12:00 pm and 6:30 pm worship service.
12:45 pm – Teams will depart for Union Square to offer prayers and ashes to the community. Please consider joining us this year.
Many wonder why many Christians wear ashes on their forehead at the beginning of Lent. Are they showing off? Are they trying to stand out? Is it some weird secret church ritual? What does it mean? Should I get them too?
There are three reasons why Lutheran-Christians go to church to receive ashes on Ash Wednesday. First, the ashes remind people of their sinfulness. Second, the ashes remind people of their mortality. Third, the ashes remind people that they have been redeemed. Let’s unpack this a bit.
Since ancient times, God’s people have used ashes as a sign of humble repentance (e.g. Jonah 3:5-9; Job 42:6; Daniel 9:3: Matthew 11:21; Luke 10:13). This tradition was carried on by the early church and remains an important tradition today. When one willingly goes up to receive ashes on their forehead, they are admitting that they are sinners in desperate need of salvation. They are admitting that they have sinned not only against their neighbors, but against God. The ashes demonstrate that without God, all people are spiritually dead. The ashes remind the wearer of their need to repent and confess in order to be turned back to God.
The receiving of ashes on Ash Wednesday also remind people of their mortality, which is the direct result of God’s condemnation of our sin. God said to Adam, “You are dust and to dust you shall return” (Genesis 3:19). Ashes serve as a solemn reminder that the price of sin is death. We cannot escape death. Often, people today feel as if they are invincible. It’s easy to feel like we’re at the top of the world, capable of doing anything that we desire. People don’t like to think about death. Our culture has seemingly sterilized death. We make every attempt to avoid death. Death is uncomfortable. And, that’s why ashes are so important. They are the physical reminder that God created us from the dust of the earth and one day all of us will return to the dust of the earth. Ashes to ashes and dust to dust. The ashes force us to remember that we are merely mortal and that we are not God.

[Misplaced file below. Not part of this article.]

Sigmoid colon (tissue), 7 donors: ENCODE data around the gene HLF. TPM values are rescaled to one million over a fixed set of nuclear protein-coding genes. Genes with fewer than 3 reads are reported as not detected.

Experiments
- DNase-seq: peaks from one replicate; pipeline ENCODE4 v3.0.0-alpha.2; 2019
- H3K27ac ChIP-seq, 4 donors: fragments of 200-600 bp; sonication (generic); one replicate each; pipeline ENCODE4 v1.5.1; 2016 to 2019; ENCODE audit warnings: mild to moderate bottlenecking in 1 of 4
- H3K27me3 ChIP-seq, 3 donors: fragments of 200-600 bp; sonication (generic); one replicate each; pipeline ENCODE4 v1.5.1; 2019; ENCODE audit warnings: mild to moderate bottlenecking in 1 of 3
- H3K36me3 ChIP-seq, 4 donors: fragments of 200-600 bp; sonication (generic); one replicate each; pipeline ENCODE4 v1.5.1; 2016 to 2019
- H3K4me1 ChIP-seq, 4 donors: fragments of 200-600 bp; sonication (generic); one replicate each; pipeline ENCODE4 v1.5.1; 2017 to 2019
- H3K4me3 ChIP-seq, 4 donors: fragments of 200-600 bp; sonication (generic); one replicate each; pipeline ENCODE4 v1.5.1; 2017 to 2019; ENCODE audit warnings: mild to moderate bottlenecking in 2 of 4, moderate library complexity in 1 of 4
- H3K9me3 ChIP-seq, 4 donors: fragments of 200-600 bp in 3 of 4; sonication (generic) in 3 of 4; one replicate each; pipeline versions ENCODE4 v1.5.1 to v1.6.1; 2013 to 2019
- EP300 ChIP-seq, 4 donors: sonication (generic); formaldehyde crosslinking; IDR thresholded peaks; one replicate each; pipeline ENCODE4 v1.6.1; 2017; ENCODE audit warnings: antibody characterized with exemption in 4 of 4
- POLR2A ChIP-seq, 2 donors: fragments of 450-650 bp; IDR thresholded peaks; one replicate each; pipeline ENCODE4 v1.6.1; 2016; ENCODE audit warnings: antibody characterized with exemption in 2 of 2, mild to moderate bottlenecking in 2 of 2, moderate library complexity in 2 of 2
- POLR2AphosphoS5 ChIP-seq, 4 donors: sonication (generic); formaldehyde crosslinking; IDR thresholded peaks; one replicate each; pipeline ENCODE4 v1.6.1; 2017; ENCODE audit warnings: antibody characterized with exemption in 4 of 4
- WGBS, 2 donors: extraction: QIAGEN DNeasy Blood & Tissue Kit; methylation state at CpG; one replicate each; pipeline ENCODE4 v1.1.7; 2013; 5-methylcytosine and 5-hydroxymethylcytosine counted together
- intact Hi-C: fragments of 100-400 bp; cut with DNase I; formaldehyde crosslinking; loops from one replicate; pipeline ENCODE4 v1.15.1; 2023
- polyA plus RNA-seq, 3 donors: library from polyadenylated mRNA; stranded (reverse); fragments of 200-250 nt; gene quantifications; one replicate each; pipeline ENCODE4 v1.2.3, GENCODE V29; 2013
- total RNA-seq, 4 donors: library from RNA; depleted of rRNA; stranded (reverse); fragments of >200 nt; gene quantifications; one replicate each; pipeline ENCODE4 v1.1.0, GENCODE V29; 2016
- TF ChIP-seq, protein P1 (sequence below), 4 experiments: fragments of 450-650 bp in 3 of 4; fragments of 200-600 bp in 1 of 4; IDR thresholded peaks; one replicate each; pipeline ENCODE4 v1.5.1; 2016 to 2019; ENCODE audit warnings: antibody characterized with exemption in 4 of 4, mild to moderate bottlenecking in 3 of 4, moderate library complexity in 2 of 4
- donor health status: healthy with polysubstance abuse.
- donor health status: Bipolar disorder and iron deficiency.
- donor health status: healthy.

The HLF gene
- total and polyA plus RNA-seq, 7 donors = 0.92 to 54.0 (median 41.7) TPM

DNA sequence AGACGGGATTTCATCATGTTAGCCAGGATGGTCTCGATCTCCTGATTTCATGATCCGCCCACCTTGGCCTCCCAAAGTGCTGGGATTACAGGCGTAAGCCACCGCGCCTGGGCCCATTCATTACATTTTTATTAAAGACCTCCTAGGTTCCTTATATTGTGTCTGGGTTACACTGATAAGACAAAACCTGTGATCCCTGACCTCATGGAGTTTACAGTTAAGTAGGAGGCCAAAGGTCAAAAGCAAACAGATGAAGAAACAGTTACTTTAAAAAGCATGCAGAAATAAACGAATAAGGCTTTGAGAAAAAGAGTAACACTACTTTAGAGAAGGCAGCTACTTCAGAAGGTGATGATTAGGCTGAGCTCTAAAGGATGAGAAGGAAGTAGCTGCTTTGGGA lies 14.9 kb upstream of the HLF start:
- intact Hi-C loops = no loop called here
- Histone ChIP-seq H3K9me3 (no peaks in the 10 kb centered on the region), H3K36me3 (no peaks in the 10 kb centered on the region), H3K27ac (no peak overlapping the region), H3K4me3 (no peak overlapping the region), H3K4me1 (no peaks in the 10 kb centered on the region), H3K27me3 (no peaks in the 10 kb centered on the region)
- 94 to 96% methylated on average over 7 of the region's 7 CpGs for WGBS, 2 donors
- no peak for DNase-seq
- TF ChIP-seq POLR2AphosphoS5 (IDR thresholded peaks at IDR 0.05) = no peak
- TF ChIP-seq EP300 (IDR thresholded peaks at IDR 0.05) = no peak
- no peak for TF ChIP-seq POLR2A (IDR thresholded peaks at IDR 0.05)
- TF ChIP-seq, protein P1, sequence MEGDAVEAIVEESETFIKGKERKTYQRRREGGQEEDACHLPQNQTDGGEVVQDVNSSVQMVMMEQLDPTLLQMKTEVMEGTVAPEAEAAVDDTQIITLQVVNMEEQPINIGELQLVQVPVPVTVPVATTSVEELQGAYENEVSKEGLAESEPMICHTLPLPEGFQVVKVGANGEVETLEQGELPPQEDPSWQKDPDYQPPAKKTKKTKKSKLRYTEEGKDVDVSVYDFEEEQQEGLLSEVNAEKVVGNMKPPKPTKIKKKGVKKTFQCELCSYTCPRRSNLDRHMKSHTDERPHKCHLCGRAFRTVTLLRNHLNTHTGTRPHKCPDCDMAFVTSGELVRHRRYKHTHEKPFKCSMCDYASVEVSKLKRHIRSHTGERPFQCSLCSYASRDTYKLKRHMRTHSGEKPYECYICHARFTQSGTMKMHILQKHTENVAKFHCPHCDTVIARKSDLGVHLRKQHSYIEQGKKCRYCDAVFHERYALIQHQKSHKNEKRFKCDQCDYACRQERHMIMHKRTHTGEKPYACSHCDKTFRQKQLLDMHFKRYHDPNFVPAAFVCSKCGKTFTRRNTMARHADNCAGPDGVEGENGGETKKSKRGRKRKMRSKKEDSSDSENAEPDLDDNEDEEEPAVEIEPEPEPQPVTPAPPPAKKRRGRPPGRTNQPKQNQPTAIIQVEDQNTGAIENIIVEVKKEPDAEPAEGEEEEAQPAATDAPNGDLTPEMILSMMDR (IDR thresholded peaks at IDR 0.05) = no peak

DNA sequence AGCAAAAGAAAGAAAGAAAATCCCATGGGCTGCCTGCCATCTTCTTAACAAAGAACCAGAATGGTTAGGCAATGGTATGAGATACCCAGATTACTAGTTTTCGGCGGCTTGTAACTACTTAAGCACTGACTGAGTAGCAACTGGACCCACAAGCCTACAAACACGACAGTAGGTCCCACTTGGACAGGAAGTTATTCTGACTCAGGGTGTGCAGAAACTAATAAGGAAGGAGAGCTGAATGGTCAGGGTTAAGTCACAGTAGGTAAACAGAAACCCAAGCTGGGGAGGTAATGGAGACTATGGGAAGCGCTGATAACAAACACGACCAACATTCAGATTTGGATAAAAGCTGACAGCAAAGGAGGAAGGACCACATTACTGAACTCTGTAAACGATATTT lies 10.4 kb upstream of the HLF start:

Ashes also tell us the good news of the Gospel! You see, ashes aren’t just smeared randomly or haphazardly across people’s foreheads. The ashes are given in the shape of the cross. In receiving the ashes, we remember that our Lord Jesus took on the fullness of our humanity. Jesus the Christ was crucified on a cross. He was crucified for you. Then Jesus conquered death through His resurrection. He was resurrected for all of us. In doing so, He has taken the ashes of our past and created in us new life, allowing us to live forever in the holy presence of God! He has redeemed us, making us clean and new. Through the cross of Christ, the power of death has been destroyed. Through the cross there is life. The cross-shaped ashes on our foreheads proclaim the good news that sin and death have been conquered through the cross of Christ.
In many Lutheran Ash Wednesday services, the Lord’s Supper immediately follows the receiving of ashes. We, who were once dead in our sins, come to the Lord’s Table literally wearing the cross of Christ. Here, at the Lord’s table, those who have humbled themselves before the Lord, who have admitted their sin, are instead given the new life that is only found through the body and blood of our loving Lord Jesus. Here, at the Lord’s table, those marked with the cross of Christ are raised up, strengthened through God’s mercy, love, and grace, and sent forth into the world to proclaim the good news!
This year, Ash Wednesday is on February 26th. We encourage you to attend our 12:00 pm or 6:30 pm service at GA. We also invite you to join the GA team who will be gathered in Union Square Park to offer Prayer and Ashes to anyone who wants them. This is a powerful statement of our public faith in Jesus.